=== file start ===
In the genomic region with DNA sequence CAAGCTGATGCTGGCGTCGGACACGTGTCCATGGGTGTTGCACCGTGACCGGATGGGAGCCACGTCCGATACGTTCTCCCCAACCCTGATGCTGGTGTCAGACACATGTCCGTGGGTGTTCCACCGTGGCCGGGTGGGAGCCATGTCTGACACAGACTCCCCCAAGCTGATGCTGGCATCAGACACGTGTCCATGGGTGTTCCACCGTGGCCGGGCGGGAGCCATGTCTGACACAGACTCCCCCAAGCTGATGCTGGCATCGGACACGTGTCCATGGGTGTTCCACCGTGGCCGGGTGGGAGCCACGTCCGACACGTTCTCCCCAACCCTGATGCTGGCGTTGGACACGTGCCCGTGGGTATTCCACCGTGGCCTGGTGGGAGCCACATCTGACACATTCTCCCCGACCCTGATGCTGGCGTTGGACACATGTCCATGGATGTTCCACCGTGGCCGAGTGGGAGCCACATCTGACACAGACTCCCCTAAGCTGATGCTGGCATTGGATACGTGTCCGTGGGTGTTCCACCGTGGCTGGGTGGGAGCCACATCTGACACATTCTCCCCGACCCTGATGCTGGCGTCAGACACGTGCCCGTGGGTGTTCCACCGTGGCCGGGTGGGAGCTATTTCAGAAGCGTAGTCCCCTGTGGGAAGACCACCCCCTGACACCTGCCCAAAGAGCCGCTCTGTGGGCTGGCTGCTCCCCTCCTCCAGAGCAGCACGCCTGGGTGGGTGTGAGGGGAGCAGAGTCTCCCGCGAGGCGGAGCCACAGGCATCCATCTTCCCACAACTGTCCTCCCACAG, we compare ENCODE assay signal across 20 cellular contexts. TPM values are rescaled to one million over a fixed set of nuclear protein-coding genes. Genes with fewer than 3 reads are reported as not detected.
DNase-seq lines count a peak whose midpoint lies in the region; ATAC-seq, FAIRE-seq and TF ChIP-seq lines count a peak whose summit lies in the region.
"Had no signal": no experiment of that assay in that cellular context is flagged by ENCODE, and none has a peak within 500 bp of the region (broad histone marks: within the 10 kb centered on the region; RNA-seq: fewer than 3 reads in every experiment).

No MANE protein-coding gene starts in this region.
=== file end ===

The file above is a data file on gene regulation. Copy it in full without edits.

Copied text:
In the genomic region with DNA sequence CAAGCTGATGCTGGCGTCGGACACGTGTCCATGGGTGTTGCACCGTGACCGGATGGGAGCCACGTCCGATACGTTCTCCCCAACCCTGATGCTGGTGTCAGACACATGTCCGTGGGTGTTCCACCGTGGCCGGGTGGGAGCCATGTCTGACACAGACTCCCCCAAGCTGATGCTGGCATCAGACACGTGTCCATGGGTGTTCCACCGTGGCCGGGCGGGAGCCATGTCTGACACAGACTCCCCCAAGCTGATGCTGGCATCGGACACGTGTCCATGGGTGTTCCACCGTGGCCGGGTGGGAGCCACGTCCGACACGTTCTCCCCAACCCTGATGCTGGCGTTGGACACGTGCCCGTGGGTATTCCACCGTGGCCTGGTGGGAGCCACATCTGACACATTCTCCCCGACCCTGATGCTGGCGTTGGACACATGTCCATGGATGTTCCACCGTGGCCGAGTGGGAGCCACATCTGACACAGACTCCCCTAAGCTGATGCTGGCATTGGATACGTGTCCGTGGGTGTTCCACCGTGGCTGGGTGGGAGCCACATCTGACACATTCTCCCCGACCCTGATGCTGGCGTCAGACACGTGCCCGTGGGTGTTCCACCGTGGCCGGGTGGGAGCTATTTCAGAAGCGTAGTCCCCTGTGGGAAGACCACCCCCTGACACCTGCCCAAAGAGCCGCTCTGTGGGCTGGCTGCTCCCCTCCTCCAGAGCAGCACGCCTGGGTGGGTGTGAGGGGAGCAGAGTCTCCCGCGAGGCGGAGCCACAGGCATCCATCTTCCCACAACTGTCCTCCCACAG, we compare ENCODE assay signal across 20 cellular contexts. TPM values are rescaled to one million over a fixed set of nuclear protein-coding genes. Genes with fewer than 3 reads are reported as not detected.
DNase-seq lines count a peak whose midpoint lies in the region; ATAC-seq, FAIRE-seq and TF ChIP-seq lines count a peak whose summit lies in the region.
"Had no signal": no experiment of that assay in that cellular context is flagged by ENCODE, and none has a peak within 500 bp of the region (broad histone marks: within the 10 kb centered on the region; RNA-seq: fewer than 3 reads in every experiment).

No MANE protein-coding gene starts in this region.